The Orlando Magic have been more competitive than expected this season, which makes Rob Hennigan's decision regarding the future of JJ Redick more complicated.
Prior to the season, the Magic were projected to be one of the league's worst teams. Through the season's first quarter, the Magic have been anything but a laughingstock.
Through hard work and gritty play, Jacque Vaughn's team has compiled a 12-13 record.
The Magic are currently in ninth place in the Eastern Conference and are only one game behind the Boston Celtics. While a postseason berth remains unlikely, it's hard not to fall in love with this scrappy team.
Redick has been one of the team's most important players, as his PER of 15.9 is second on the team. Only Andrew Nicholson has posted a higher PER, although Redick plays 15 minutes per game on average which makes his number more accurate.
Arron Afflalo and Glen Davis are leading the team in scoring with 16 points per game each, but Redick is not far behind with an average of 14.2.
While his scoring production would likely decline slightly if traded, that would be a consequence of his lessened role on his new team compared to his current role in the Magic offense.
Since his college days at Duke, Redick has been known as a lethal shooter from behind the arc.
Redick has been much more than a shooting specialist this season, as he has played a big role in running the offense. JJ is averaging 4.9 assists per game thus far, which is the second highest total on the team behind Jameer Nelson.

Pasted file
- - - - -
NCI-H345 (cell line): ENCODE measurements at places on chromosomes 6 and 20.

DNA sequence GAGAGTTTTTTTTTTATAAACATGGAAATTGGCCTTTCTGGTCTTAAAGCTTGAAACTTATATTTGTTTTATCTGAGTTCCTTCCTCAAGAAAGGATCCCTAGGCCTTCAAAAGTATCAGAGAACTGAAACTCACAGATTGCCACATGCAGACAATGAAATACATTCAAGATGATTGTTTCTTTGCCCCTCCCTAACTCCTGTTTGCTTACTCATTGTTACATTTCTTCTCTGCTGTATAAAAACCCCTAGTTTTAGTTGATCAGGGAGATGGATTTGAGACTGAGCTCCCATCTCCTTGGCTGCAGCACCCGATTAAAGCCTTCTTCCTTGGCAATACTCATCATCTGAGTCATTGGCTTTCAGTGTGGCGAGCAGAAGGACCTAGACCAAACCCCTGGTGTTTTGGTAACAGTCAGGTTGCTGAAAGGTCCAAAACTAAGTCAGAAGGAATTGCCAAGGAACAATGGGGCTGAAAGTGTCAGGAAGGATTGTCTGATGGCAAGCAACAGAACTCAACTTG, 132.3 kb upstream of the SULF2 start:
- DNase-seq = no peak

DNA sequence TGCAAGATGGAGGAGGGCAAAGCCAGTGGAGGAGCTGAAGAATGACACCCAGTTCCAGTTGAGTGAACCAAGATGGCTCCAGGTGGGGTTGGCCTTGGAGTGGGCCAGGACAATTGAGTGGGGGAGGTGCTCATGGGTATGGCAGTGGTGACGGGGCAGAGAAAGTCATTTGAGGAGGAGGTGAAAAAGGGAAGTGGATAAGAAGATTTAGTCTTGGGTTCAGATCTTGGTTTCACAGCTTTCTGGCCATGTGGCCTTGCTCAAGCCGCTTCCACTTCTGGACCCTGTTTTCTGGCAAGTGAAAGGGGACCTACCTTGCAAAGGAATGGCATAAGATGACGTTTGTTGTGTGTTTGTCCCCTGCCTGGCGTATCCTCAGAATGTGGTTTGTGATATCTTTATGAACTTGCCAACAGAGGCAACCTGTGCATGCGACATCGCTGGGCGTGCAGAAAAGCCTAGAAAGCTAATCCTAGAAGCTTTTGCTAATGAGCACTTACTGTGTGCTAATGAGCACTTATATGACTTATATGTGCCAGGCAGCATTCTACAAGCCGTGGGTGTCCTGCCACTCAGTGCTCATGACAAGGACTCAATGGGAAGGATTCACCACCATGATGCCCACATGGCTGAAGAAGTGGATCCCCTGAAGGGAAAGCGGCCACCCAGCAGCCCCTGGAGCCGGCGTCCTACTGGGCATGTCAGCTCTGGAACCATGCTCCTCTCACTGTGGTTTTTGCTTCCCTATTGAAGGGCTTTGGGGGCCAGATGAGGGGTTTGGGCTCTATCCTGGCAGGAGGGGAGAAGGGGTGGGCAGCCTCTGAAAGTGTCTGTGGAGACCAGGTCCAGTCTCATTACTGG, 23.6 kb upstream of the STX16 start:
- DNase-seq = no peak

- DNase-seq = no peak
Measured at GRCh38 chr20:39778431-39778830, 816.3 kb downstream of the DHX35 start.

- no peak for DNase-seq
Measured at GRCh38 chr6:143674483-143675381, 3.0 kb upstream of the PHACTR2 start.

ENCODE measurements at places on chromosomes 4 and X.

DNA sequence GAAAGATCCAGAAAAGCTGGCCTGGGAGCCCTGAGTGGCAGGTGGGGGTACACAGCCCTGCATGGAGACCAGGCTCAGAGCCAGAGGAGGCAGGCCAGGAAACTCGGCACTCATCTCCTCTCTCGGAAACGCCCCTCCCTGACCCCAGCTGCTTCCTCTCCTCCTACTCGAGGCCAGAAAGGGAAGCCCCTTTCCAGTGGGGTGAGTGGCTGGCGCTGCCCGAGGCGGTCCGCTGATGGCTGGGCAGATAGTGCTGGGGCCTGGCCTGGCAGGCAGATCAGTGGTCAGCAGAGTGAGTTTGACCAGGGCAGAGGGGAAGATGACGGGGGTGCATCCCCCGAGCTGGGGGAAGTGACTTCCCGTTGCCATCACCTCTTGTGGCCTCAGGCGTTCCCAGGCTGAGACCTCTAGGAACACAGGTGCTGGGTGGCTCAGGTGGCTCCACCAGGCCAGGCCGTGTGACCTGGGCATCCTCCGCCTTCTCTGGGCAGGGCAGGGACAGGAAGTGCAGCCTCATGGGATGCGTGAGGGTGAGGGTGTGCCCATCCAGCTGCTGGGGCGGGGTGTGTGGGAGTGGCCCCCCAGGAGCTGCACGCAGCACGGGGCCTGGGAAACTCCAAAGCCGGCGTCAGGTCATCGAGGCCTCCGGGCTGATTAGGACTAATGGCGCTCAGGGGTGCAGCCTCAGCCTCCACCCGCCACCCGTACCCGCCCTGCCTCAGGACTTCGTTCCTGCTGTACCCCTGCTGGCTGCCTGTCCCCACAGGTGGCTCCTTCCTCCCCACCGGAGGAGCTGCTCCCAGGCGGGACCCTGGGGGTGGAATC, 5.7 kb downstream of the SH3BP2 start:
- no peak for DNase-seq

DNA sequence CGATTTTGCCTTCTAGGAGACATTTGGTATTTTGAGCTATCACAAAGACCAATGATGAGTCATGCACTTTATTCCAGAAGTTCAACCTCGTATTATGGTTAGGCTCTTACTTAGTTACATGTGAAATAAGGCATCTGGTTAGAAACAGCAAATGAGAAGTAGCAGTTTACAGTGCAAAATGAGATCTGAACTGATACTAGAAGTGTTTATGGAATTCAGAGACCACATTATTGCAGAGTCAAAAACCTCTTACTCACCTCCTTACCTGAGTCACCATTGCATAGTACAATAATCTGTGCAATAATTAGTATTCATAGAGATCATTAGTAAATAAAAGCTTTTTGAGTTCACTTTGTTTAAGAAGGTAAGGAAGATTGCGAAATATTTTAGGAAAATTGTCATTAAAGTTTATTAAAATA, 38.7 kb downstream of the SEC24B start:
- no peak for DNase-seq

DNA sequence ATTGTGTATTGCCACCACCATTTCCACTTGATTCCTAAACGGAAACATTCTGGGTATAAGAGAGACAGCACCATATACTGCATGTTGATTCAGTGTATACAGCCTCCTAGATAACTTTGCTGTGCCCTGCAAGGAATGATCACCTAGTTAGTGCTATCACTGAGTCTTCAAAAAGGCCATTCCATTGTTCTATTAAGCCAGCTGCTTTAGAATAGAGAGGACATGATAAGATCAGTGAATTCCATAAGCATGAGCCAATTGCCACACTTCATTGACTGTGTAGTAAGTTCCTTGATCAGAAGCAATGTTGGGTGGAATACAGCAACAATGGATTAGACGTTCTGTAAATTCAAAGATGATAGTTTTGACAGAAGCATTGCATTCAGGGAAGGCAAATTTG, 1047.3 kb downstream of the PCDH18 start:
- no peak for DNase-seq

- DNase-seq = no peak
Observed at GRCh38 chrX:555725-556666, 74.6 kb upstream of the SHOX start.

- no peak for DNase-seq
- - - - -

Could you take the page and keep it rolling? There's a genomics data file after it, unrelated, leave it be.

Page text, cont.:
One area in which every team in the league could use a boost is bench production, as there will never be enough quality bench players in the league to satisfy everyone.
JJ is also in the final season of his contract, so the team that acquires him would have the option to free up some money rather than attempting to re-sign him in the offseason. This will make him attractive to teams that are looking to lower their salary to avoid the luxury tax.
Redick's defense has improved rapidly in recent seasons, and he is no longer a liability on that end of the court.
Redick's value will never be higher than it is now because he has never played such a big role before. Even more than that, Redick is thriving as Orlando's sixth man and is on the fringe of the Sixth Man of the Year conversation.
As the team is currently composed, the Magic will not be able to reach their ultimate goal, which is to win a championship.
In order to raise a banner, the Magic will need to draft at least one franchise-changing player.
Hennigan plans on using the Oklahoma City Thunder as his model, as he was a member of the front office that drafted Kevin Durant, Russell Westbrook, James Harden and Serge Ibaka.
While there are no guarantees the Magic will be able to acquire such talent through the draft, it's the only way in which they will be able to regain the status they held during the Dwight Howard era.
Hennigan should trade Redick for future assets, because it doesn't matter how many games the Magic win this year. What the roster looks like two or three years down the road is all that truly matters, which is why Hennigan will pull the trigger before the trading deadline.